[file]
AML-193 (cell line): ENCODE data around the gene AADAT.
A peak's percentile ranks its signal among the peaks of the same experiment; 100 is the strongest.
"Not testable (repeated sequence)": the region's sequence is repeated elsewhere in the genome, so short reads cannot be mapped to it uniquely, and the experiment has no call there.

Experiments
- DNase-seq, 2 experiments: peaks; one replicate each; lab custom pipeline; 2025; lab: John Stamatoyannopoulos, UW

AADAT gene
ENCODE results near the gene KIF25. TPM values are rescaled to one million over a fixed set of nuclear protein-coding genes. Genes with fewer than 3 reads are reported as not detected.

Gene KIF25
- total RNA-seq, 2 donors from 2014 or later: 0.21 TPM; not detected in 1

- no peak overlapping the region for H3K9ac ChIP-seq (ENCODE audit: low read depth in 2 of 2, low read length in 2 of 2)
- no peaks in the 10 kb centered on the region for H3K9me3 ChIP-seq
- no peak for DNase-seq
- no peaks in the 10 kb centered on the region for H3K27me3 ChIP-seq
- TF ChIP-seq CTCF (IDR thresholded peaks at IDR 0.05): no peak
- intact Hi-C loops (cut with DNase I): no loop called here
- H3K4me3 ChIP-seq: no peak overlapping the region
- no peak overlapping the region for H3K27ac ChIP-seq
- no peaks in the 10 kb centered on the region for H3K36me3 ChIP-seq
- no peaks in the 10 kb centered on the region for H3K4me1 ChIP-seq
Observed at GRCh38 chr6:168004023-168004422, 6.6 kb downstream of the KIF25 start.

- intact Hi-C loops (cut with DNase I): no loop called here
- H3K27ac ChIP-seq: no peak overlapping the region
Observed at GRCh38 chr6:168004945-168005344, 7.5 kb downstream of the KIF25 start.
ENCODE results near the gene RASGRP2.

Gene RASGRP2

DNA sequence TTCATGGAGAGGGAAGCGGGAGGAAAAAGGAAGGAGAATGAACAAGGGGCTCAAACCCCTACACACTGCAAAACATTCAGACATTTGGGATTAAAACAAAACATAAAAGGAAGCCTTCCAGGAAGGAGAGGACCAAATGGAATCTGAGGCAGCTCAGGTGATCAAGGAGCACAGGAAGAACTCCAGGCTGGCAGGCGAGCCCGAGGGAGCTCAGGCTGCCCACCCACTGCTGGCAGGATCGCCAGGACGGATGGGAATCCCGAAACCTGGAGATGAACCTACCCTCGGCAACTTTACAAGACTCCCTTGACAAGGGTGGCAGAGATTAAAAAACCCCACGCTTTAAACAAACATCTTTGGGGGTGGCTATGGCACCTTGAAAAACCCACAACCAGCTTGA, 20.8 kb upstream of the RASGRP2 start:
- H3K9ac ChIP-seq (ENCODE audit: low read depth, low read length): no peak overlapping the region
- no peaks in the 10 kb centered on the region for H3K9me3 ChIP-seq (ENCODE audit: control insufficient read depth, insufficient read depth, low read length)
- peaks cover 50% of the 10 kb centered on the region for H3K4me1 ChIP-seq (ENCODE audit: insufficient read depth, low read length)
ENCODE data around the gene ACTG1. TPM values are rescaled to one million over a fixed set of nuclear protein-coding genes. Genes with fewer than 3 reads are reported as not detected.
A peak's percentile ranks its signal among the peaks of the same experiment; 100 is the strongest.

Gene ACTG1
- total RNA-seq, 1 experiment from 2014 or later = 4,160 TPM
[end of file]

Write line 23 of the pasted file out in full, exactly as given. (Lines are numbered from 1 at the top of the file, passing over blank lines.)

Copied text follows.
Observed at GRCh38 chr6:168004945-168005344, 7.5 kb downstream of the KIF25 start.